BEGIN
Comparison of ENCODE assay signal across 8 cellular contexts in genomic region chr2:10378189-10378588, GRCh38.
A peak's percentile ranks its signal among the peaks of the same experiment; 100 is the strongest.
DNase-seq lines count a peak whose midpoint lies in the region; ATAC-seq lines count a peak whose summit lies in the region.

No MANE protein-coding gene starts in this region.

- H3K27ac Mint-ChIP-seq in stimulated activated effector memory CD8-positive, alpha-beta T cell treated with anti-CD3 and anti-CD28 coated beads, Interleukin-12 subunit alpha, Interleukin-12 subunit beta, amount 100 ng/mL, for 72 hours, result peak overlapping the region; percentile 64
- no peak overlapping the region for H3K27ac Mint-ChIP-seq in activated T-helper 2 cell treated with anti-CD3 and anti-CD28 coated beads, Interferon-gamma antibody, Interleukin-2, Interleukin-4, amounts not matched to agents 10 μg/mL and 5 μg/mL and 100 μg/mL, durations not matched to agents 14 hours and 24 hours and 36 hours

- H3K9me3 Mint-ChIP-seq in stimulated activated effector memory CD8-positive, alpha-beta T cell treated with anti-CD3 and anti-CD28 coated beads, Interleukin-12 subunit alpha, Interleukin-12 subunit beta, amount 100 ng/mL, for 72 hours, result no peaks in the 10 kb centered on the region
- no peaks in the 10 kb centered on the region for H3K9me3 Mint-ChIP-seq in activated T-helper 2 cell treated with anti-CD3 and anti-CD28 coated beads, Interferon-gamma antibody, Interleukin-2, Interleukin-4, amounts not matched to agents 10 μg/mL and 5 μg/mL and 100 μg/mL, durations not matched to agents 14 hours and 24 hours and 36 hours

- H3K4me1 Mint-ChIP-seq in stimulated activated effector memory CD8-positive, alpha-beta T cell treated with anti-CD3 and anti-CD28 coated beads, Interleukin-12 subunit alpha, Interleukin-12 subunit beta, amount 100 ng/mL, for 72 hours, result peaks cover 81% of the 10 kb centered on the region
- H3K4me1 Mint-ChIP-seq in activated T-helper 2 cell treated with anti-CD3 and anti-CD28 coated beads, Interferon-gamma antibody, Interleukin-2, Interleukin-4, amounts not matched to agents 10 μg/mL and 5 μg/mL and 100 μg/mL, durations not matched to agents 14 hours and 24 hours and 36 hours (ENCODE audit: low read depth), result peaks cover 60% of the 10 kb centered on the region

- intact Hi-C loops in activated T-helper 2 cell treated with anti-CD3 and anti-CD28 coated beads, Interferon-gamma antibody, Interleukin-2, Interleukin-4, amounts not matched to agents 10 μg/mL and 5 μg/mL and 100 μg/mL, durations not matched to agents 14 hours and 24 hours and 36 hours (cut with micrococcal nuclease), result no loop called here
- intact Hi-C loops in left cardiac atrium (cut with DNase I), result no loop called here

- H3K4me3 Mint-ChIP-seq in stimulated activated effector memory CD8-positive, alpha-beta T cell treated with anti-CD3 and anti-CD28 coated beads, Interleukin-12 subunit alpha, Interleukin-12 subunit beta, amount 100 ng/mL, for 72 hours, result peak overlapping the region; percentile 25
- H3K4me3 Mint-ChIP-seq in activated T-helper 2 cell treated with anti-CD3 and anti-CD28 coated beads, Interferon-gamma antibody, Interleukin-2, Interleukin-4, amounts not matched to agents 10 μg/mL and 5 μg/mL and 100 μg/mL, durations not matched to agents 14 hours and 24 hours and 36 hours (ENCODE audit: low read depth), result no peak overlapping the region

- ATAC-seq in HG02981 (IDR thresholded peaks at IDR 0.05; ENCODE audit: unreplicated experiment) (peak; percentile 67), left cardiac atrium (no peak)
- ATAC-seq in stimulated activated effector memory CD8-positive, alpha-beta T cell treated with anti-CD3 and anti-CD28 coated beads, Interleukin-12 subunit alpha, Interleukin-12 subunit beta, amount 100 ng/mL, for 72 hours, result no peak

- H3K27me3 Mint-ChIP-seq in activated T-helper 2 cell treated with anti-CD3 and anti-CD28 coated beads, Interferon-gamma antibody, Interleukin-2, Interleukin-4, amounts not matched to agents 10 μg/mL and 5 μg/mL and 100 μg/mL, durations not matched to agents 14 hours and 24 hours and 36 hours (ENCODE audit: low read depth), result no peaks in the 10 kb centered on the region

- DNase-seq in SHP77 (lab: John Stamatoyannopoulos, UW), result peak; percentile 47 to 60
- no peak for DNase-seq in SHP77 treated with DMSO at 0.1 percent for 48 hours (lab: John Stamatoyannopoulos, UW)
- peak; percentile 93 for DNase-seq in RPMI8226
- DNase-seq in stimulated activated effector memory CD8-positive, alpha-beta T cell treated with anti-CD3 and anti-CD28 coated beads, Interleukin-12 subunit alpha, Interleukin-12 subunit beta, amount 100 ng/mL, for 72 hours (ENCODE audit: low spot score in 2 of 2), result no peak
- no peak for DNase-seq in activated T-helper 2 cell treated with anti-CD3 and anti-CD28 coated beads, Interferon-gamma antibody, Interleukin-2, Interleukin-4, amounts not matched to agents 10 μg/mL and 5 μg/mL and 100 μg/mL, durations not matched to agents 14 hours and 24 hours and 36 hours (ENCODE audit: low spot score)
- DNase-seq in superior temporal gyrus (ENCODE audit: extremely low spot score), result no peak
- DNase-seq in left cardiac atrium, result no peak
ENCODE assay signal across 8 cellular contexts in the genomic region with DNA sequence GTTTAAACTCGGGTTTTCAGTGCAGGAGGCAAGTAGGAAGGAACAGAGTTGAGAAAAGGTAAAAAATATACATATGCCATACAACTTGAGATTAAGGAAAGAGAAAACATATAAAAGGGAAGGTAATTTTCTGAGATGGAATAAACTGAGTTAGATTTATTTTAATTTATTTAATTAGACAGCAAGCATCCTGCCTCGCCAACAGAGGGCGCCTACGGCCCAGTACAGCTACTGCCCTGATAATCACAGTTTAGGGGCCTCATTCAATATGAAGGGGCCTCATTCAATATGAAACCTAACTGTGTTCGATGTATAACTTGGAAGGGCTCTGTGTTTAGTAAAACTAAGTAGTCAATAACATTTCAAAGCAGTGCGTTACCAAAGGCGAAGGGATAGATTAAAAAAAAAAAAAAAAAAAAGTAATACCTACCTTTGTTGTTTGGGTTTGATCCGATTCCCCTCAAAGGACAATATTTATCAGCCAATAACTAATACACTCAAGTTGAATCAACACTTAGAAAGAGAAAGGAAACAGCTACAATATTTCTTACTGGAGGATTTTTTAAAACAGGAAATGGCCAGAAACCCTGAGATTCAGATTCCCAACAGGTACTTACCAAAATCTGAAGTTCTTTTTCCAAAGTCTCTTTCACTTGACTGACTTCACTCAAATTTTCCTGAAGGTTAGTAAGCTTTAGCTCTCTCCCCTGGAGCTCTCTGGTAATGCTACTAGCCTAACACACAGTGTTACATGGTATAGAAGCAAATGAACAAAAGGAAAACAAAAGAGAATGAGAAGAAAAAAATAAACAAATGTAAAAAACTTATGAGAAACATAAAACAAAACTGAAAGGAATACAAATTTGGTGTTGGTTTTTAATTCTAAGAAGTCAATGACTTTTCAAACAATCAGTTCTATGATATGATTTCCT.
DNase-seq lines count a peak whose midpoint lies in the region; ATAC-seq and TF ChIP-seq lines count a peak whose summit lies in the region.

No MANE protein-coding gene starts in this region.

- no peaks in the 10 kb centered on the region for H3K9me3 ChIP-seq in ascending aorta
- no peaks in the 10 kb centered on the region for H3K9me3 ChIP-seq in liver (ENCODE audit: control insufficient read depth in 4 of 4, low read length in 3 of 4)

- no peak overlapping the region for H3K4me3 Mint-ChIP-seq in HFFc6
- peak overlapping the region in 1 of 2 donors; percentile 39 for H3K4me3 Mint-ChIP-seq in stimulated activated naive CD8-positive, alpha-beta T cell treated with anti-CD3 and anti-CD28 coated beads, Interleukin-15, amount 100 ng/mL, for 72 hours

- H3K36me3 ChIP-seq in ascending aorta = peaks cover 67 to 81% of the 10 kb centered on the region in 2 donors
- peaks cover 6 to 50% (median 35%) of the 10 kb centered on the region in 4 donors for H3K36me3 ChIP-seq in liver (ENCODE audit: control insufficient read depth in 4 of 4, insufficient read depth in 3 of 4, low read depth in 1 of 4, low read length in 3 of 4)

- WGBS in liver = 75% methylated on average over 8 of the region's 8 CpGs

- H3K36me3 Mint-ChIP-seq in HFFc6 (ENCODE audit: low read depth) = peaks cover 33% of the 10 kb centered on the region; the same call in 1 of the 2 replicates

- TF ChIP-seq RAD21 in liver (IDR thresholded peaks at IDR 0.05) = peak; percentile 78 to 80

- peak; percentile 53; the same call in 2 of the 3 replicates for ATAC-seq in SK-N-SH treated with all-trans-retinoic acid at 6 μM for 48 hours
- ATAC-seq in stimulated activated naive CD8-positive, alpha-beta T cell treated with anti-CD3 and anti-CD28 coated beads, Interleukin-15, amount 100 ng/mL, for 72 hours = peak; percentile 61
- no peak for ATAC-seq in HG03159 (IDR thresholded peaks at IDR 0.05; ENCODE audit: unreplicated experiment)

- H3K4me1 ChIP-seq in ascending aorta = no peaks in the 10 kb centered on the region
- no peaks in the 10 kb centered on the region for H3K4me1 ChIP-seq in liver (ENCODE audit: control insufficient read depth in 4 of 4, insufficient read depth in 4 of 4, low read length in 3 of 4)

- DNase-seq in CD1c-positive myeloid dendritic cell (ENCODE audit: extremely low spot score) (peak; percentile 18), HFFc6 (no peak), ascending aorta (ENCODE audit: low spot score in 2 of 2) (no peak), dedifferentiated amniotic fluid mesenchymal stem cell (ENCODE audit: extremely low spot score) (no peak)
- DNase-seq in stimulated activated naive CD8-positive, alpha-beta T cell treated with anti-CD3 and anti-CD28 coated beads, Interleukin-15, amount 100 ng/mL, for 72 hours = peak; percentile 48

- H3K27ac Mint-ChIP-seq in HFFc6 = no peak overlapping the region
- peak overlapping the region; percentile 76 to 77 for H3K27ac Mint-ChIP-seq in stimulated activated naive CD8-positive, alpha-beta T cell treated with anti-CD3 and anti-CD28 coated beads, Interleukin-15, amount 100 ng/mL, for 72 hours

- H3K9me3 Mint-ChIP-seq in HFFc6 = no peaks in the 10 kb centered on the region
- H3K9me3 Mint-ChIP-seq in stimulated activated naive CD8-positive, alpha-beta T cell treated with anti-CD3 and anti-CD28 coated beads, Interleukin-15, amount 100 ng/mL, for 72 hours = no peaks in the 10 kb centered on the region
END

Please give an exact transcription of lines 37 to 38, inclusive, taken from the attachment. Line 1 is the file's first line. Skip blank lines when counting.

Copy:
- peak; percentile 53; the same call in 2 of the 3 replicates for ATAC-seq in SK-N-SH treated with all-trans-retinoic acid at 6 μM for 48 hours
- ATAC-seq in stimulated activated naive CD8-positive, alpha-beta T cell treated with anti-CD3 and anti-CD28 coated beads, Interleukin-15, amount 100 ng/mL, for 72 hours = peak; percentile 61